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Computer made overseas satisfies interstate nexus

computer_mainProving interstate commerce shouldn’t be all that difficult for federal prosecutors in the wake of a decision earlier this month from the 4th U.S. Circuit Court of Appeals.

The court in United States v. Ronald Miltier held that the fact that a defendant’s computer was made overseas was enough to establish the interstate nexus requirement for the receipt of child pornography.

A federal jury convicted Miltier, 56, of Portsmouth, of seven counts of receipt of child porn and one count of possession of child porn. After being sentenced to 70 years in prison, Miltier argued on appeal that prosecutors had failed to prove that he’d received the files in question through interstate commerce.

Miltier also argued that the judge should not have instructed jurors that the movement of a computer in interstate commerce could satisfy the interstate nexus requirement for receiving child porn. Instead, he asserted that the judge should have told jurors that the illicit files had to have been shipped or transported in interstate commerce.

But 4th Circuit Judge Henry Floyd disagreed. He determined in the Feb. 7 decision that prosecutors are required only to show the “movement of a computer in interstate commerce.” Floyd also wrote that Congress had “used language [in the law] to indicate its intent to maximize its authority to criminalize child pornography.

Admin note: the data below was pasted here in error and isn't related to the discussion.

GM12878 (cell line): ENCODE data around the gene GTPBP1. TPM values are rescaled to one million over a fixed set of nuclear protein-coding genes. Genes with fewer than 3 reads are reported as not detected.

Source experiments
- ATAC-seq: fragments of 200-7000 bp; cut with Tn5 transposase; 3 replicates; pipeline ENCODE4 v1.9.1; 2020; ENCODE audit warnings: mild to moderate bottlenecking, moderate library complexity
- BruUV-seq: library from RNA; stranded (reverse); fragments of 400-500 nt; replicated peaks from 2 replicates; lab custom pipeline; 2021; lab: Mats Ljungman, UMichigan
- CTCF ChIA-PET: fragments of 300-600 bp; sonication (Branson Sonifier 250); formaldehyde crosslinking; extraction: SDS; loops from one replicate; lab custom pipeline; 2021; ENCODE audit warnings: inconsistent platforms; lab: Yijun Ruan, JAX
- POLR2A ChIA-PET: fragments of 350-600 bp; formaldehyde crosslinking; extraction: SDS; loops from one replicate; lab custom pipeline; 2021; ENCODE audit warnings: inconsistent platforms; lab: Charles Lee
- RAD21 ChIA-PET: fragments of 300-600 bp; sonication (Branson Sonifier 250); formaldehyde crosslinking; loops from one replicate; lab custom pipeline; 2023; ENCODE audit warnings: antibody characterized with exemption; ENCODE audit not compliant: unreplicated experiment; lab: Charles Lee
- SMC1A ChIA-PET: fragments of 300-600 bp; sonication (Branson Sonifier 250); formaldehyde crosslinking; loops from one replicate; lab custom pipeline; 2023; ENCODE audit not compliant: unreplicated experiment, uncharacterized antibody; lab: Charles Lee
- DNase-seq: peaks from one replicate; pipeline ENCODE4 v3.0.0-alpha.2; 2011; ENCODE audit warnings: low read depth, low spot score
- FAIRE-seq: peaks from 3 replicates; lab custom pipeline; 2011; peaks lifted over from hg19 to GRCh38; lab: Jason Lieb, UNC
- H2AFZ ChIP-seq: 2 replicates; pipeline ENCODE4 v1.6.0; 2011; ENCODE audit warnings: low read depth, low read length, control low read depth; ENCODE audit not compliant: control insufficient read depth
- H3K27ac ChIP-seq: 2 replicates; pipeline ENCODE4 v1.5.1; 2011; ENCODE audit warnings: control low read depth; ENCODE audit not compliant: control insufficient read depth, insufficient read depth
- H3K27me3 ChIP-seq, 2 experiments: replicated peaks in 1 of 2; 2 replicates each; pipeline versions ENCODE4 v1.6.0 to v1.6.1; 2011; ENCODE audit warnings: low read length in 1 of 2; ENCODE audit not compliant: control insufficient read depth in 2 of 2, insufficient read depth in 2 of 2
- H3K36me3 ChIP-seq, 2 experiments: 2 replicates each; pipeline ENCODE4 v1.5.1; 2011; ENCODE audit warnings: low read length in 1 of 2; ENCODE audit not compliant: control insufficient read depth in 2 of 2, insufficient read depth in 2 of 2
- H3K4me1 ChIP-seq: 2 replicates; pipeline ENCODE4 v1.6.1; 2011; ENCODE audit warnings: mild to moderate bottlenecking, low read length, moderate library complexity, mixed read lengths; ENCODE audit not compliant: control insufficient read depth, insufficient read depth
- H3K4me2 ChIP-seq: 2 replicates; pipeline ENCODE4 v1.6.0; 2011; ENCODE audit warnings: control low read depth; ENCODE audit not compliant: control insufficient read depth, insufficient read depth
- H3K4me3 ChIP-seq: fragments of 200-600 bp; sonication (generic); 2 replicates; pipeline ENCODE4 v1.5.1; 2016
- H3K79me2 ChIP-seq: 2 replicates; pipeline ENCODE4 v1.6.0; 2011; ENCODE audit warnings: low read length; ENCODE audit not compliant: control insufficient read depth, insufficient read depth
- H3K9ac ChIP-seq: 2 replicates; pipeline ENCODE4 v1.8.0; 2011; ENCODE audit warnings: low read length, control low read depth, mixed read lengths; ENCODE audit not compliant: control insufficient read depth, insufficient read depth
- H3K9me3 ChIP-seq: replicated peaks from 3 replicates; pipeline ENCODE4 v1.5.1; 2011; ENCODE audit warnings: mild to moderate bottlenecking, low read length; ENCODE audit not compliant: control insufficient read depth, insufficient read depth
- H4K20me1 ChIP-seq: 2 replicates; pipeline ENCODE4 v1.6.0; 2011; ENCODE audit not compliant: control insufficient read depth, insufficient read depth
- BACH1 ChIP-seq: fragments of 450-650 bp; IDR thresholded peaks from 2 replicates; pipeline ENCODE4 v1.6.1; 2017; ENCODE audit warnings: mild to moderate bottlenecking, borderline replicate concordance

“Therefore, we conclude that the statute’s plain language, in criminalizing the receipt of all child pornography that has any connection to interstate commerce, unambiguously allows the interstate nexus to be satisfied based on the movement of a computer,” he added.

The court concluded that prosecutors satisfied that requirement by having an expert testify during Miltier’s trial that the computer containing images of child porn was manufactured in China and its hard drive was built in Thailand.

Attempts to speak a representative for the U.S. Attorney’s Office and with Miltier’s appellate attorney, James Theuer of Norfolk, were unsuccessful.

Charleston criminal defense lawyer Andy Savage, who reviewed the decision at Lawyers Weekly’s request, described the 4th Circuit’s decision as an overreach.

“If this was taken to its literal end, every crime in America would be in federal jurisdiction,” he said.  “Suppose I have a [client] charged with auto break-in and he bought the screwdriver at Home Depot or Lowes and the screwdriver was made in Japan.”

“The practical extension of this case results in many, many impractical outcomes,” he added.